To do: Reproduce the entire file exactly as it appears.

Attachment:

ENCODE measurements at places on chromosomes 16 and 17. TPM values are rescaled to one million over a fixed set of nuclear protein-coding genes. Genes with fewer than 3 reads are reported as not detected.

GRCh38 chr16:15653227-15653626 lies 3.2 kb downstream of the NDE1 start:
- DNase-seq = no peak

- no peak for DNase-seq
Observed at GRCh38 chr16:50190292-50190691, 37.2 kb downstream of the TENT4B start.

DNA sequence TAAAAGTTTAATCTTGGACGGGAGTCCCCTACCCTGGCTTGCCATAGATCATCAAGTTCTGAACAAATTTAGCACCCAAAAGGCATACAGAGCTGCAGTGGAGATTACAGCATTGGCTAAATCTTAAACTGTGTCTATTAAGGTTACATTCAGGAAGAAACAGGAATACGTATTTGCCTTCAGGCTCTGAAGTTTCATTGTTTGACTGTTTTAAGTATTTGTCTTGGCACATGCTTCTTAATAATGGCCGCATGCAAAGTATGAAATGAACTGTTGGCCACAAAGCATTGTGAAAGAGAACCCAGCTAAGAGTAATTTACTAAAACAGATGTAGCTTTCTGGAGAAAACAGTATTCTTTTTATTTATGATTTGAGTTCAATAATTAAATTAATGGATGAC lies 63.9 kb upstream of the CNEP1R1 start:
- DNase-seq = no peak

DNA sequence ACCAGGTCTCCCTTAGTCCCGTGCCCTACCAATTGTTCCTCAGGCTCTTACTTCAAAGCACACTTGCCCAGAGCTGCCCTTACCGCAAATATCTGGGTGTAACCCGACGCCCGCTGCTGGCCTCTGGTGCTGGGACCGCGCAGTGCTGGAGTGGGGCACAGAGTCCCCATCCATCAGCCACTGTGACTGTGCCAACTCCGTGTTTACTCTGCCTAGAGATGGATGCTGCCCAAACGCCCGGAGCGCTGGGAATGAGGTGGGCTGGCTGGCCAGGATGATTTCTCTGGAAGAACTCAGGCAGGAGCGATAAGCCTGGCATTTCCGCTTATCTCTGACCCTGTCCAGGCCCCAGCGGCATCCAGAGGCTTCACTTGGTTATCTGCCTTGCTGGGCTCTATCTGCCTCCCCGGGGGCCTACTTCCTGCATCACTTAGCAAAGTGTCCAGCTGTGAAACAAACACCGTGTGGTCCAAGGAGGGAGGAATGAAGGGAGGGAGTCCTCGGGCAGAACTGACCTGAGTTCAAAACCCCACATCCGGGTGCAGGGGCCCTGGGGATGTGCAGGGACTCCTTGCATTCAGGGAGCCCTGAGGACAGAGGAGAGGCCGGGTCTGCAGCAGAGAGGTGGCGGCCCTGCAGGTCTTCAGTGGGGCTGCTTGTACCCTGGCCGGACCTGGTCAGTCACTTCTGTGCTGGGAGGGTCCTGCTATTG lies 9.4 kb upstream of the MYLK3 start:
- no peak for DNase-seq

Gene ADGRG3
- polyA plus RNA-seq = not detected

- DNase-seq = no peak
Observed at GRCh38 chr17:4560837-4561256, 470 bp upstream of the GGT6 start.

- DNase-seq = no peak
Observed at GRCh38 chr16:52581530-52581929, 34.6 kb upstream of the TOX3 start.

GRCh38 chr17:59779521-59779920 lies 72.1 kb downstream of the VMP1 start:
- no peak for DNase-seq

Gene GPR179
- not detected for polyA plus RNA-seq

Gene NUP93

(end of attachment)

ENCODE measurements at places on chromosomes 16 and 17. TPM values are rescaled to one million over a fixed set of nuclear protein-coding genes. Genes with fewer than 3 reads are reported as not detected.

GRCh38 chr16:15653227-15653626 lies 3.2 kb downstream of the NDE1 start:
- DNase-seq = no peak

- no peak for DNase-seq
Observed at GRCh38 chr16:50190292-50190691, 37.2 kb downstream of the TENT4B start.

DNA sequence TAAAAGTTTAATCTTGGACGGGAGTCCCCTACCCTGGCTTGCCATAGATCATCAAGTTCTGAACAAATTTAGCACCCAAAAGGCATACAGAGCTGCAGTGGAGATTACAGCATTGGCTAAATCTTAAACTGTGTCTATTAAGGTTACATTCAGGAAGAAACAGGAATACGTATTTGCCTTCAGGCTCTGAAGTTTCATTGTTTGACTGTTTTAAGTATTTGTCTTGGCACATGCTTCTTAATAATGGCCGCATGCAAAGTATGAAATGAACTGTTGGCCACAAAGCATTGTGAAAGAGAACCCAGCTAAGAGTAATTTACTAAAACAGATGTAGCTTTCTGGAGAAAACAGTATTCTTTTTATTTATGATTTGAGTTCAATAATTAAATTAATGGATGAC lies 63.9 kb upstream of the CNEP1R1 start:
- DNase-seq = no peak

DNA sequence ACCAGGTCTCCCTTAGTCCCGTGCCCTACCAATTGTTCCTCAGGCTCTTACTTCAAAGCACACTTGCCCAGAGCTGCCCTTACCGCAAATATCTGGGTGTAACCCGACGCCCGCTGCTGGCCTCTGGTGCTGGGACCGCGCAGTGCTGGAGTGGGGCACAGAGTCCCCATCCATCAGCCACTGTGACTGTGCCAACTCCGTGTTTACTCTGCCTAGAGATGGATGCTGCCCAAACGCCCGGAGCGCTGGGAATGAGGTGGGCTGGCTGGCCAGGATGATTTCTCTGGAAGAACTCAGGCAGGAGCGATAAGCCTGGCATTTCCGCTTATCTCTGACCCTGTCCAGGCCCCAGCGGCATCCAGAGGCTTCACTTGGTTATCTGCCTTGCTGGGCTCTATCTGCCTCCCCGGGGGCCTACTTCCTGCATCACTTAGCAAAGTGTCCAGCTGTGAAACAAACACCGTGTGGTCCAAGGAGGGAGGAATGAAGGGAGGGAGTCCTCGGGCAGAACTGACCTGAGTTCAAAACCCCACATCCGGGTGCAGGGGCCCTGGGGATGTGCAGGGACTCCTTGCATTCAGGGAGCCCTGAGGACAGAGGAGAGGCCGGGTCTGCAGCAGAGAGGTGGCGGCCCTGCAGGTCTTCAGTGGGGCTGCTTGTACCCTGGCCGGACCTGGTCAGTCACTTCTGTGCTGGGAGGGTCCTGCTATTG lies 9.4 kb upstream of the MYLK3 start:
- no peak for DNase-seq

Gene ADGRG3
- polyA plus RNA-seq = not detected

- DNase-seq = no peak
Observed at GRCh38 chr17:4560837-4561256, 470 bp upstream of the GGT6 start.

- DNase-seq = no peak
Observed at GRCh38 chr16:52581530-52581929, 34.6 kb upstream of the TOX3 start.

GRCh38 chr17:59779521-59779920 lies 72.1 kb downstream of the VMP1 start:
- no peak for DNase-seq

Gene GPR179
- not detected for polyA plus RNA-seq

Gene NUP93